Michael and Mrs. Applebee walked down the Alphabet Path until they reached the next fairy. While she was a very pretty fairy indeed, her purple and green dress was tattered and torn. With an endearing smile, she sat calling to any fairies that passed "Buy a cheese!" Michael was puzzled about what this meant.
"Why would fairies want to buy cheese?" he thought to himself, though Michael did love cheese.
The purple and green fairy turned around and saw Mrs. Applebee, "Dear Mother, of course you'd like to buy one of my cheeses!" she said with an expectant giggle.
"Of course I would, dear one, but today I'm here with Michael. We are wandering down the Alphabet Path!" said Mrs. Applebee, beaming back at the fairy.
"My goodness! You have already traveled half way? You are already to the letter "M?" clapped the fairy excitedly.
"Yes!" said Michael, matching her enthusiasm. "What is your name, "M" fairy?"
"I'm the Mallow Fairy, your 13th fairy, it's true!! I sell cheese to all kinds of fairies and here is my song:
I am Mallow, here I sit
Watching all the passers-by.
Though my leaves are torn and tattered,
Dust-besprinkled, mud bespattered,
See, my seeds are fairy cheeses,
Freshest, finest, fairy cheeses!
(...the rest is in the Flower Fairies Alphabet)
She finished with a delighted grin and a clap of her hands.
"Why, I love cheese!" cried Michael "My favorite is mozzarella!"
The Mallow Fairy shared some mozzarella cheese with Michael and Mrs. Applebee.
"Michael," said the Mallow fairy, "M is for Mozzarella!"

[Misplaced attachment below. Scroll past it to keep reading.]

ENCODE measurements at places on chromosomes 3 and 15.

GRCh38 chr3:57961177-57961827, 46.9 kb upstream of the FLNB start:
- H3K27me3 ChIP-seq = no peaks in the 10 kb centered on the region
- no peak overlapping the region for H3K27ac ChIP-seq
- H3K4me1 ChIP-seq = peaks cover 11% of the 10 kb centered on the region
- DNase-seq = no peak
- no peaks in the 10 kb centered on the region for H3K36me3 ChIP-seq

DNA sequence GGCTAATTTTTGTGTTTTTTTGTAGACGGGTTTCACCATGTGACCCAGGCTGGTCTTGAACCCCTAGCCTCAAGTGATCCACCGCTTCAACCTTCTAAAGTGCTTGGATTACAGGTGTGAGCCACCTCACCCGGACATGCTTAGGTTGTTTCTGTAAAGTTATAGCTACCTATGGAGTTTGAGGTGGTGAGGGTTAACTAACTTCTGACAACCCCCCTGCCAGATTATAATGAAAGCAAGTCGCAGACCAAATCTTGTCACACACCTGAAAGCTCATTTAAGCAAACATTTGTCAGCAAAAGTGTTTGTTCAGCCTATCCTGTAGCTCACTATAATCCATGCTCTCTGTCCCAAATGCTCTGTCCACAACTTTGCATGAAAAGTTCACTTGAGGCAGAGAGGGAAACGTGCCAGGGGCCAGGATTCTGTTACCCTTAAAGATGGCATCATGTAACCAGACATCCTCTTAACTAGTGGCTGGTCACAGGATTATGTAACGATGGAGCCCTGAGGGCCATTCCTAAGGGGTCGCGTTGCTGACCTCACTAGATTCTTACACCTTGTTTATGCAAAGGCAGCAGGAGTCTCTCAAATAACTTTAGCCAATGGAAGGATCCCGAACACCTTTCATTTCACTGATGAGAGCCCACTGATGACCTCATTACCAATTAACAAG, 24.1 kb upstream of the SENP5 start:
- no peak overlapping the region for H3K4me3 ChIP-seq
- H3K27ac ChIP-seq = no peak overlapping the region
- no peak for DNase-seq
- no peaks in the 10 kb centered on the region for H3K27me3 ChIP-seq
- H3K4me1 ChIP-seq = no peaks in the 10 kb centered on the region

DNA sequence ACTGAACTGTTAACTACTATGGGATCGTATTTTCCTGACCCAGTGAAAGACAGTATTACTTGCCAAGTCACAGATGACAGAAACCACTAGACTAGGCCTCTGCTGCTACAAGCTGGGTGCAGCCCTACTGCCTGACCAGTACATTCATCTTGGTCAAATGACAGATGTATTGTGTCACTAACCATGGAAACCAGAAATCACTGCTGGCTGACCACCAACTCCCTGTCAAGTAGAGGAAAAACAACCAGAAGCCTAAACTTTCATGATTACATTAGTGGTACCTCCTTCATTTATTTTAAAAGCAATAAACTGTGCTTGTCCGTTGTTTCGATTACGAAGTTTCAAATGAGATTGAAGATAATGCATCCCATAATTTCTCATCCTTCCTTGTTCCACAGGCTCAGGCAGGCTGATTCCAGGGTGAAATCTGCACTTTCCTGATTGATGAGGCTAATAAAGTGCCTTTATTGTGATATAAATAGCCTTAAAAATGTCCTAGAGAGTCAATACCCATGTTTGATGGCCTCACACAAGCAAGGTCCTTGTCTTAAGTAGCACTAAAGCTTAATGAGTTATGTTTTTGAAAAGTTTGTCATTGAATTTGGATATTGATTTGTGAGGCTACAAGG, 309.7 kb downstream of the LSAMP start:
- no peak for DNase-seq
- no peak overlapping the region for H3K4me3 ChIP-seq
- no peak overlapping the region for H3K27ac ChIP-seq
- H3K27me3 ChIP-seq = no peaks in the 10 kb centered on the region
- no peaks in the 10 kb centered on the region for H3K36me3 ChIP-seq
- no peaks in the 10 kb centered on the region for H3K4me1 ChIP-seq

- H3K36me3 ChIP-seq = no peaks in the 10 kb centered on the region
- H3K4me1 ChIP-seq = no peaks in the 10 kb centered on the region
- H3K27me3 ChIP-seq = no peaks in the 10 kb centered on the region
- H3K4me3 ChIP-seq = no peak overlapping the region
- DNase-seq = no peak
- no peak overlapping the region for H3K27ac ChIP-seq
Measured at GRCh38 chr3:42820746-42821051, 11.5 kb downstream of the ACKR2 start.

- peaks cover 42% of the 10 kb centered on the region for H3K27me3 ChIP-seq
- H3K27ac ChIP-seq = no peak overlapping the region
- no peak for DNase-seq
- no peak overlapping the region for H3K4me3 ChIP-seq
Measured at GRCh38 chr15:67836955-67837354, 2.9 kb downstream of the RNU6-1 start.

"Yes that's true!" said Michael with a smile.
"And, " she continued, "M is for Michael!"
"Oh goody!" said Michael "M is for Michael! M-I-C-H-A-E-L! Michael!"
"Michael is one of God's special angels and it's such an honor to be named for him. Do you know what else M is for?" asked the Mallow Fairy. "Martin de Porres, Saint Martin de Porres! He is the saint I'm going to introduce to you." And the Mallow Fairy read about St. Martin de Porres from her red book. When she was finished, she gave to Michael a sweet pink flower to add to his bouquet. Michael and Mrs. Applebee thanked the Mallow Fairy for the flower, the story, and the mozzarella and went merrily on their way!
Presentation: You can use the drawing of St. Martin de Porres in the book (and pictured in a child's example) as a visual when telling this story. You may want to print it on card stock and add it to your child's main lesson or sketch book. It can be added to your child's main lesson book as well.
Language: Use the Letter M in the St. Martin de Porres picture as an introduction to letter formation. Have the child trace the M with his or her finger. Practice the Letter M by copying the model drawing. Older children can draw the picture of of St. Martin de Porres as well and use the song of the mallow fairy as copywork. Sing the song as well and soon it will be memorized.
Read the story M is for Mallow, Mozzarella, Michael, Martin, and More! to your child and use it for reading practice. Download a PDF copy of the story and add it to your personal Alphabet Path Storybook Download m_is_for_mallow.pdf
Continue reviewing what we've learned. This week we will add the letter "I" to our alphabet main lesson book. Ask your child to consider the things in the world that begin with the Letter I. Ask her to illustrate them in her main lesson book and label the pictures. You can write the word for your child to copy if necessary. In Stephen's example shown here, he included words that are signed in the Signing Time Alphabet Song, which is the alphabet song he hears at home. The lyrics are here on page 6. If you have not yet made salt dough letters, now is the time to catch up. We are going to use those letters later along the alphabet path. If you are just beginning, you might consider letting your child paint the consonants green and the vowels gold (or yellow) to match the stems of the flowers in the story. All the flowers for the vowels will have golden stems.